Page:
I am now on my way to Fort Walsh Saskatchewan. As I putt down the highway, I am passed by many bikes. All going higher speed than me in the rain. Groups of bikes went flying by. Most of them were two up. All different types of bikes. I’m thinking these are a hardy bunch of folks these “Hatters” out in this downpour. There’s a bike rally from Medicine Hat to the small town of Irvine. I guess the collective thinking is if you “pin it to win it” the sooner you arrive in Irvine the sooner you can dry out and get lunch. Sadly this is not for me as I pass the Irvine oasis.
This day I would call upon all my super powers to make it to Fort Walsh. The highway is straight and the raining subsides somewhat after Irvine. I do dry out a bit from sheer speed induced wind blast. I fuel up in Maple Creek and snack for power; but it is starting to rain again. It pours buckets from Maple Creek to Fort Walsh.
The wind picked up considerably. It was a tiresome chore dealing with expected and unpredictable wind gusts. I had to lean the bike into the cross wind. Saw a road sign. One of those graphic highway signs depicting a semitrailer being tilted over by high winds. This sign was not a comfort to me.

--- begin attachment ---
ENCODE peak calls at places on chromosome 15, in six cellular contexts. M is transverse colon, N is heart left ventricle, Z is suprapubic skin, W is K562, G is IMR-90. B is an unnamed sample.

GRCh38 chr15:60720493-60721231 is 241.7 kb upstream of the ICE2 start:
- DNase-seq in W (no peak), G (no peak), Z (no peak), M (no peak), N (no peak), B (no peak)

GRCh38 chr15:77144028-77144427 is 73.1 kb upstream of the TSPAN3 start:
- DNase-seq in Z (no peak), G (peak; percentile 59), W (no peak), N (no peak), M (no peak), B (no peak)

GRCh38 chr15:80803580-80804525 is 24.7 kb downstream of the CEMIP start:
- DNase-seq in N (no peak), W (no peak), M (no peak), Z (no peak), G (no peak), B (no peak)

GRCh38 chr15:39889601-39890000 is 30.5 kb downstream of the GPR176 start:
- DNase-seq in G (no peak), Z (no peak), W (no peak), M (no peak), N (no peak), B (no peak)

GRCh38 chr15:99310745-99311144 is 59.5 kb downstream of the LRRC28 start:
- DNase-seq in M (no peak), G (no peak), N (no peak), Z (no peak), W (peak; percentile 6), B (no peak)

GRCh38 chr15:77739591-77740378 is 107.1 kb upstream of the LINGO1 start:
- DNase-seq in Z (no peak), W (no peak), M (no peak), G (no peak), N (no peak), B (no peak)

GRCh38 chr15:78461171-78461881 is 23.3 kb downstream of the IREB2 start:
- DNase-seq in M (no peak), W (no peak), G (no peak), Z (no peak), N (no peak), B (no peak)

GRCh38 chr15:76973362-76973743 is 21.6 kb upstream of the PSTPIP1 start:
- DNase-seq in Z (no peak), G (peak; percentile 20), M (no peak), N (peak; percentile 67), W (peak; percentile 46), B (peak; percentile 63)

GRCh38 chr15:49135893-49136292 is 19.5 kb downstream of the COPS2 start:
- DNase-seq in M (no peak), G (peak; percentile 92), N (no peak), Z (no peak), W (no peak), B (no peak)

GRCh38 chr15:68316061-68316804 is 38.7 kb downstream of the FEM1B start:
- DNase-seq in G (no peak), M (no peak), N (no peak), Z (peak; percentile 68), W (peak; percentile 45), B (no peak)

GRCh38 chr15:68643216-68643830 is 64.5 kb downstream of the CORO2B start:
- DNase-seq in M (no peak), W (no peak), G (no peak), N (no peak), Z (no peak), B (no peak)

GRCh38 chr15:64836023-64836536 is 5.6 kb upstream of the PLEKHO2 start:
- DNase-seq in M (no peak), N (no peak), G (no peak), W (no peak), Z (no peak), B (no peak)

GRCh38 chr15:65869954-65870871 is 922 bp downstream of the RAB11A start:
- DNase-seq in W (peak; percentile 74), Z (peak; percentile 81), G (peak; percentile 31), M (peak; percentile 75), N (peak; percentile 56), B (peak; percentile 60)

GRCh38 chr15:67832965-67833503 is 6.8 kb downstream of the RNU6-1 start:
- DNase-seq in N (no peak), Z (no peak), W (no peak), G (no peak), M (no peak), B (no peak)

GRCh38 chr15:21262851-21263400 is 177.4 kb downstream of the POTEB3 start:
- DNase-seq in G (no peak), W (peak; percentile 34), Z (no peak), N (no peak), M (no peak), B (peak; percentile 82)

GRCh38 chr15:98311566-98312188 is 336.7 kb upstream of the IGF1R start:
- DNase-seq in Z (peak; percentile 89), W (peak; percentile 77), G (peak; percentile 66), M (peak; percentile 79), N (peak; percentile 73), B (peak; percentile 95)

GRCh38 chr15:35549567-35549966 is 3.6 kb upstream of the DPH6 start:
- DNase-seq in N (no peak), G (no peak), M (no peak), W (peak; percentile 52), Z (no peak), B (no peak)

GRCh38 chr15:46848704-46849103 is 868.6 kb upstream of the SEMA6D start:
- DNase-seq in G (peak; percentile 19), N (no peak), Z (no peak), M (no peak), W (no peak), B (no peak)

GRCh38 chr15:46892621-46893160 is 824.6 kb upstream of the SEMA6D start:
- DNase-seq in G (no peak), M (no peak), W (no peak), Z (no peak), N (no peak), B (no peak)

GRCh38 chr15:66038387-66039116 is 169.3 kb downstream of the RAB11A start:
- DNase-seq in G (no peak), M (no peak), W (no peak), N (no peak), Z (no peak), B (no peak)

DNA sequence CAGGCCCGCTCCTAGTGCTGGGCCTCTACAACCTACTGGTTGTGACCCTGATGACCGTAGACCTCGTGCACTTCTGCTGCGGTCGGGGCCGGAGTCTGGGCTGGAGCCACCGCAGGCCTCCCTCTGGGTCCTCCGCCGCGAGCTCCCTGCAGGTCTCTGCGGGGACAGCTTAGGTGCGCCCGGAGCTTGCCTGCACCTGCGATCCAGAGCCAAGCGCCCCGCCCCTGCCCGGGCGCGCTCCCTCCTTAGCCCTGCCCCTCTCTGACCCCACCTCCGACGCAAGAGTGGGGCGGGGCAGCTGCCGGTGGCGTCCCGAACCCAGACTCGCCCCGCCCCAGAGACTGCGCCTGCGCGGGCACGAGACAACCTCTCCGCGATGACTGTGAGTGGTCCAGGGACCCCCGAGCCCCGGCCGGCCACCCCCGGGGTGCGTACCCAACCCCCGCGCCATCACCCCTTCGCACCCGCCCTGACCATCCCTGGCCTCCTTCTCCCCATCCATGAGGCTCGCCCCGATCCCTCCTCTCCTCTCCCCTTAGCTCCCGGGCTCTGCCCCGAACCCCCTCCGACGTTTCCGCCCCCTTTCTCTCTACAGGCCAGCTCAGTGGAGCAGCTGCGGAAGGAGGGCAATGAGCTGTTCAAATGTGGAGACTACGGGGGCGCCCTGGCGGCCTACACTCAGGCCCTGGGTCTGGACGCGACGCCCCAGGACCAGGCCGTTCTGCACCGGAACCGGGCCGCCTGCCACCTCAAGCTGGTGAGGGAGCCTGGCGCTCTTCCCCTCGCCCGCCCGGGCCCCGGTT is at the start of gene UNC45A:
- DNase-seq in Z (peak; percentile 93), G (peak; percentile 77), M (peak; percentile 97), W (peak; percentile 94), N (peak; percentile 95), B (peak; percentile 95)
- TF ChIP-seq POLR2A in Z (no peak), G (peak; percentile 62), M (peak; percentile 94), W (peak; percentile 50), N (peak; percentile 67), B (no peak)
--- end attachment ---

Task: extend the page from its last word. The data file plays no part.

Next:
I was getting cold; but I was not really yet uncomfortably cold. Definitely, I was soaking wet. Now it had really turned miserable. A constant downpour with low moving clouds and strong gusty winds; it was looking pretty rough.
Maybe next… a twister will descend from the clouds, swoop me and the bike up high off the ground; then discarding us out onto the prairie in a state of total disorder. They should concoct a graphic highway sign for that. A motorcycle being sucked up into a filthy swirling vortex with a little stick person flung helplessly through the air. A sign like that would have turned me around. Sadly… no twister to put an end to this wet blanket odyssey.
I resolve myself… “If Jerry Potts can lead lost frozen Mounties from Fort Macleod to Fort Walsh in the dead of winter on horseback; I can ride a Harley Street Glide on paved roads in the first week of September”. Suck it up buttercup. That being said; if I were to add cold to the wet, well that circumstance is a game changer. That would create the correct moment to scurry off and find the nearest hotel.